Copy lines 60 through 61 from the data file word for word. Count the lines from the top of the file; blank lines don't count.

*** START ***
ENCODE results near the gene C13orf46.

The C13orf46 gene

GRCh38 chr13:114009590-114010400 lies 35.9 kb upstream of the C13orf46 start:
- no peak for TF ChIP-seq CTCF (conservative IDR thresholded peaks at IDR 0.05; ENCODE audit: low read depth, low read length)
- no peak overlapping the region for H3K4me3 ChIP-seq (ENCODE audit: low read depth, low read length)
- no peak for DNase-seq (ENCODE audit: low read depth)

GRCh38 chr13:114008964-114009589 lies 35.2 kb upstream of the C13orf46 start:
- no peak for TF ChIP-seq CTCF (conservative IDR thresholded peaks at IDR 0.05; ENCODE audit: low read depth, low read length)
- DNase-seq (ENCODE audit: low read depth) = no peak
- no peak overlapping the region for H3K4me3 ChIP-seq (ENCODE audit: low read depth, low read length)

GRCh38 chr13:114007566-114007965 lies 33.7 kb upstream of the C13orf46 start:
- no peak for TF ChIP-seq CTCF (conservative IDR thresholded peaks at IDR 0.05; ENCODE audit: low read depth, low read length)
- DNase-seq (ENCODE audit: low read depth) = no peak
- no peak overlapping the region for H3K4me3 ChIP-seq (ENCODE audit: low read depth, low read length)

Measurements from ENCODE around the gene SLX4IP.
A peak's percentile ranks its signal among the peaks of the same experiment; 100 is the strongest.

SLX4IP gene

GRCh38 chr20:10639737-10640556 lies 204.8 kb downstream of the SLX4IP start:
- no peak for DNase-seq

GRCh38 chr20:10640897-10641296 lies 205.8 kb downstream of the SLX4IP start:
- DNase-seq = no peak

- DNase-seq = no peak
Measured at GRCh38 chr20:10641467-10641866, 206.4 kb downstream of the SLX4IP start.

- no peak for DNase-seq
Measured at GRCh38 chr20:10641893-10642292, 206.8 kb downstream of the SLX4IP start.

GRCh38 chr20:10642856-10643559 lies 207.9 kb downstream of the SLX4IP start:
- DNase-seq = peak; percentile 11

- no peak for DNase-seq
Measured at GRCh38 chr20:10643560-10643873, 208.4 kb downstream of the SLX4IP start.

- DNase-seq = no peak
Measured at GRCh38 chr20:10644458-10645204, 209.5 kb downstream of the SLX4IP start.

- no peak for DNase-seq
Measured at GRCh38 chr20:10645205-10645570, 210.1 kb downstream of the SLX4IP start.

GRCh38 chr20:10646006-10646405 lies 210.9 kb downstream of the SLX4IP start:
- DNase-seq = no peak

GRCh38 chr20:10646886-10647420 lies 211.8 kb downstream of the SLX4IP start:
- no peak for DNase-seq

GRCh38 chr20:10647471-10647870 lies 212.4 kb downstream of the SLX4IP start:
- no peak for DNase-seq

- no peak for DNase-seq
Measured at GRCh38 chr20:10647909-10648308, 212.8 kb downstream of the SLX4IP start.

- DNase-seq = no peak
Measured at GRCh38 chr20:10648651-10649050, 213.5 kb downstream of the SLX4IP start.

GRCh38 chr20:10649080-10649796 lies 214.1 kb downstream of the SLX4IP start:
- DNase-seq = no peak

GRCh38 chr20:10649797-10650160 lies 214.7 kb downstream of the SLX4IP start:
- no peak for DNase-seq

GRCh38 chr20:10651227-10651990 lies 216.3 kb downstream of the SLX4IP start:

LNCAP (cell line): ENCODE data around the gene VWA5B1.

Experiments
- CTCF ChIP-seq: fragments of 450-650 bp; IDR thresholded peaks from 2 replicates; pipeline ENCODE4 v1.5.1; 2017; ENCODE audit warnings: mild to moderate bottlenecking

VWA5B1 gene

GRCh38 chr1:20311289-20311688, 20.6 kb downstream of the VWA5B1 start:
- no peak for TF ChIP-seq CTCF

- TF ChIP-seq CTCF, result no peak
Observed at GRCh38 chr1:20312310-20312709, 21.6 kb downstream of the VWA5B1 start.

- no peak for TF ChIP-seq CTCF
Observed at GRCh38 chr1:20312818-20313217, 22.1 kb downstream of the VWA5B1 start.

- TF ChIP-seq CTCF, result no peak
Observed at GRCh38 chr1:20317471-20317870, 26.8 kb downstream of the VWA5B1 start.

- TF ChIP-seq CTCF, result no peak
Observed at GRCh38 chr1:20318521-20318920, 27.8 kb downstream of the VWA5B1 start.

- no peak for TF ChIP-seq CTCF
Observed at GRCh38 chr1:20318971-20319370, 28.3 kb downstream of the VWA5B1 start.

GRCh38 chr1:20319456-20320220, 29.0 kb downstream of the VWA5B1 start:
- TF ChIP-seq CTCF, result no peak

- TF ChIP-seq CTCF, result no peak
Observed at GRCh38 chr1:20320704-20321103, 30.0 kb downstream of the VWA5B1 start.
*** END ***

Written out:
Observed at GRCh38 chr1:20317471-20317870, 26.8 kb downstream of the VWA5B1 start.

- TF ChIP-seq CTCF, result no peak